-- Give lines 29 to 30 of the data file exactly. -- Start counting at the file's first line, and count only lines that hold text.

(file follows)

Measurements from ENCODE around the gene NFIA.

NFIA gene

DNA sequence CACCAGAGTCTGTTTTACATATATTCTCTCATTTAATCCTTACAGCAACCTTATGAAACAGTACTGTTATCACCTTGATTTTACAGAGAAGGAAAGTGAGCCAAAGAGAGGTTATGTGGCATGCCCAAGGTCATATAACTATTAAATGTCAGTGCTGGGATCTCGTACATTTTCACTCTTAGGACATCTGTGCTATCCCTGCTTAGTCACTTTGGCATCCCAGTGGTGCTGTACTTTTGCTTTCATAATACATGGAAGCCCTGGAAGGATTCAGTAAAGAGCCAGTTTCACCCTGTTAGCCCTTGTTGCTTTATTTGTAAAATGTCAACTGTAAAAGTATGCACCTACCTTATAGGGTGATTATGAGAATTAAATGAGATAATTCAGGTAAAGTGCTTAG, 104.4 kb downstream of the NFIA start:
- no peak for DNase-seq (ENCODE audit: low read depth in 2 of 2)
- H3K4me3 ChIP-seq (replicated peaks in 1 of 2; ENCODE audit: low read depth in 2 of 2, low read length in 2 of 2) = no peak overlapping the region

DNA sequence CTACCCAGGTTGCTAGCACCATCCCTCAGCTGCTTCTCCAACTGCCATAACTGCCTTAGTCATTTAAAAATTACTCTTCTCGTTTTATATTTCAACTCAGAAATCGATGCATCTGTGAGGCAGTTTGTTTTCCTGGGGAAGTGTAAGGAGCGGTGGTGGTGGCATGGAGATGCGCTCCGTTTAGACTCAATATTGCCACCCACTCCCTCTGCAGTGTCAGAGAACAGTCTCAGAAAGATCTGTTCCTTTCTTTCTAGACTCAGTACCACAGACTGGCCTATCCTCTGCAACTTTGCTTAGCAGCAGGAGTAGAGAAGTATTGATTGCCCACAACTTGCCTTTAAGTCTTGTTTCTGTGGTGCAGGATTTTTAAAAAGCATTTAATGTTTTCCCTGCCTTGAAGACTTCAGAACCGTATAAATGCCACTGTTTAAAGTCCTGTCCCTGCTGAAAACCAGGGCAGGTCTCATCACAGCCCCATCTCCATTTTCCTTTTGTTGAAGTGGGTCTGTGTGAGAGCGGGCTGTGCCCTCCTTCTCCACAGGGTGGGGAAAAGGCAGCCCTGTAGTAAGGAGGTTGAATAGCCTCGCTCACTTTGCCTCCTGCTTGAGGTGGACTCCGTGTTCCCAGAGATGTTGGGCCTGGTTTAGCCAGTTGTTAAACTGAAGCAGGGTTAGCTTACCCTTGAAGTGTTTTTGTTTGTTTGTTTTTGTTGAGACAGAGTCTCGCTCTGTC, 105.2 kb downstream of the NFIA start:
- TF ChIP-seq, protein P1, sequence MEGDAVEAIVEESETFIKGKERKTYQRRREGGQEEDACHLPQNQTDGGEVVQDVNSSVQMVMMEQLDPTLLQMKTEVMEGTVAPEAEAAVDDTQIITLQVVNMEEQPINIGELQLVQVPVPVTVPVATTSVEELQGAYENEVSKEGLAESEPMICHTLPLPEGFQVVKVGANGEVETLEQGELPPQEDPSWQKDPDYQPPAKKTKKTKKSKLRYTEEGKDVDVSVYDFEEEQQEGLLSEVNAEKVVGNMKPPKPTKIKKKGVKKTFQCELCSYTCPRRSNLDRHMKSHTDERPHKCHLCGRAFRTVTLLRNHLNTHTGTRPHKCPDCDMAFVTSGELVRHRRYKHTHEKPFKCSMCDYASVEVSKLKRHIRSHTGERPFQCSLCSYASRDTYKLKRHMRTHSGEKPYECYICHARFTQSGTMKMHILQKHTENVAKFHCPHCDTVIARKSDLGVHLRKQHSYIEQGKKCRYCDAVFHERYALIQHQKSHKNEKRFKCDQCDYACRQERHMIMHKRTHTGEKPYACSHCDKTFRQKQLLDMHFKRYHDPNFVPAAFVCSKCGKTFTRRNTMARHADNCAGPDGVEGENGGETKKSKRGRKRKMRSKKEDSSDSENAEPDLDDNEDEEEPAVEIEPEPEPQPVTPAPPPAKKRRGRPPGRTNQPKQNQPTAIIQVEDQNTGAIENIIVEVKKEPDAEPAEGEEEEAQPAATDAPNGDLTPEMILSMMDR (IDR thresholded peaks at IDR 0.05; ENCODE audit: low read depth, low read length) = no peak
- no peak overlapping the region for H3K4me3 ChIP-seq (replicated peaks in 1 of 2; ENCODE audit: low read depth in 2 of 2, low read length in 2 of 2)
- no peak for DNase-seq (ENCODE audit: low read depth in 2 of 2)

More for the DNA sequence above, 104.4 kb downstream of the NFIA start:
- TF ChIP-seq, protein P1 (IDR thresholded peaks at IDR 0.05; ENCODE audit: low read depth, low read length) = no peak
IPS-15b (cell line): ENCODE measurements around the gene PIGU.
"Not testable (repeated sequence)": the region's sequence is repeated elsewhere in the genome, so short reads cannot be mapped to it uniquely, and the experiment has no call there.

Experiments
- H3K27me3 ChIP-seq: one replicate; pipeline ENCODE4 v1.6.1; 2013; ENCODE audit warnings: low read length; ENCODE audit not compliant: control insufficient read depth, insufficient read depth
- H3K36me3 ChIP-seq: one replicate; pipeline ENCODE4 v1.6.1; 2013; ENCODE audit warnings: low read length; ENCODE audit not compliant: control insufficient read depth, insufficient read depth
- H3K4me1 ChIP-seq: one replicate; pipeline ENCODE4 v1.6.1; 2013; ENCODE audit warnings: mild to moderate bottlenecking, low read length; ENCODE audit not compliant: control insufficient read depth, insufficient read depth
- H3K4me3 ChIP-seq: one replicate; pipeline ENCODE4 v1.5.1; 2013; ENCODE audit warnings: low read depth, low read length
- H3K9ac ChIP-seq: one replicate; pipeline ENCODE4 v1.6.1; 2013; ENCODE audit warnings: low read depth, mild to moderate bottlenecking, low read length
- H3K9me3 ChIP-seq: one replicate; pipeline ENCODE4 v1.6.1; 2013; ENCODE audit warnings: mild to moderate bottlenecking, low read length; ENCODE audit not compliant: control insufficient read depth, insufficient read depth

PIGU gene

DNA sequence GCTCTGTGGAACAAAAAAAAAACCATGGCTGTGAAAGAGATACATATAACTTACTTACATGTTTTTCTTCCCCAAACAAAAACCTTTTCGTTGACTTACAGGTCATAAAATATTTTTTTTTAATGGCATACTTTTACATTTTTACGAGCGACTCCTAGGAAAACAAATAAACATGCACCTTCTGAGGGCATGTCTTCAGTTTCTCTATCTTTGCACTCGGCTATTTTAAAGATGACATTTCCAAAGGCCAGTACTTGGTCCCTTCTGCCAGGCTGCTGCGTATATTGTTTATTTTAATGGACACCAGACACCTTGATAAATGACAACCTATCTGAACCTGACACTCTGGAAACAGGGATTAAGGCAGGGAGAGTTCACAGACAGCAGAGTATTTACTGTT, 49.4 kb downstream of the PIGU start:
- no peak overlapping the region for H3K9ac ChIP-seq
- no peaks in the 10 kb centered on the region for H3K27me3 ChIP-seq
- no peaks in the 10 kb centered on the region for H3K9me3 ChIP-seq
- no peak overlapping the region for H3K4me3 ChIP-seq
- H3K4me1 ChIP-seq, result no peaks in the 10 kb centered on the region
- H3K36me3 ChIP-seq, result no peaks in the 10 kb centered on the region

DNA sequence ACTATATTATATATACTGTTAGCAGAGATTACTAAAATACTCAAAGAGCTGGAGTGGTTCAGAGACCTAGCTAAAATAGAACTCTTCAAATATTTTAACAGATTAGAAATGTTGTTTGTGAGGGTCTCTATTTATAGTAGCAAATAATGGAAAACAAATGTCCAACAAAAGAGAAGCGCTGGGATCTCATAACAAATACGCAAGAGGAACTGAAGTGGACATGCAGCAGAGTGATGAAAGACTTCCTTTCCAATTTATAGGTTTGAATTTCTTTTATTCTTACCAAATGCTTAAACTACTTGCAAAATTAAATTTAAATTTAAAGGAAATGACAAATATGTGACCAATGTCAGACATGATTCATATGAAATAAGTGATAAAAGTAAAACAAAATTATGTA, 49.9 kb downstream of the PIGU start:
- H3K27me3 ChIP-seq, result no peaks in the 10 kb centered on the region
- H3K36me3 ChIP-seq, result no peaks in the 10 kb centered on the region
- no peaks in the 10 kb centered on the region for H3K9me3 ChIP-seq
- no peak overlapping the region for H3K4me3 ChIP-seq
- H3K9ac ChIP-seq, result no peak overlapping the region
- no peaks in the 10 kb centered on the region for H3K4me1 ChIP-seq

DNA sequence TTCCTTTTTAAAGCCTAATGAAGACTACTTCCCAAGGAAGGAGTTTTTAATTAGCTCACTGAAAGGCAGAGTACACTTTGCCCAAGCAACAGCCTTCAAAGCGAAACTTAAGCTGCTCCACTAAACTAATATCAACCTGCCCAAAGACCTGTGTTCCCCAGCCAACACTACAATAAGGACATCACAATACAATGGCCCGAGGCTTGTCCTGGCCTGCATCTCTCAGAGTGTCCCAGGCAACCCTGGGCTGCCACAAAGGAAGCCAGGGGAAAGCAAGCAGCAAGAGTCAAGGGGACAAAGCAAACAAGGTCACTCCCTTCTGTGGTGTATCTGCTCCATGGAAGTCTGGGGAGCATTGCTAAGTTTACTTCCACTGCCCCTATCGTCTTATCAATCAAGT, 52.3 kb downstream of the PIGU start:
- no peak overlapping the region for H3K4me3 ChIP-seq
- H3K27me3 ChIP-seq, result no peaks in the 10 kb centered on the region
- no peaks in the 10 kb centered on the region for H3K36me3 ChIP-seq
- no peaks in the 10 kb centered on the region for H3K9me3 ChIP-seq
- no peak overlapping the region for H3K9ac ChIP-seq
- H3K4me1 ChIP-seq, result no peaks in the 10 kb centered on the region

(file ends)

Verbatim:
DNA sequence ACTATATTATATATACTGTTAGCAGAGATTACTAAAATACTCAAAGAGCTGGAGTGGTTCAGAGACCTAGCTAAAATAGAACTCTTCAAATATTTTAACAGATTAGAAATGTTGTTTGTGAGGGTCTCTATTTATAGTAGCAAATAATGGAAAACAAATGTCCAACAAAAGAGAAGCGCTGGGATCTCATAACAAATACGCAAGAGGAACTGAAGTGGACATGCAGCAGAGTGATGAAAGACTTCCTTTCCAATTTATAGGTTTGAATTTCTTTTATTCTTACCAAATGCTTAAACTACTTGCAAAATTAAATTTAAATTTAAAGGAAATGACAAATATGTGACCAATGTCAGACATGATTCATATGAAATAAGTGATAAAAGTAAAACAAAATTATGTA, 49.9 kb downstream of the PIGU start:
- H3K27me3 ChIP-seq, result no peaks in the 10 kb centered on the region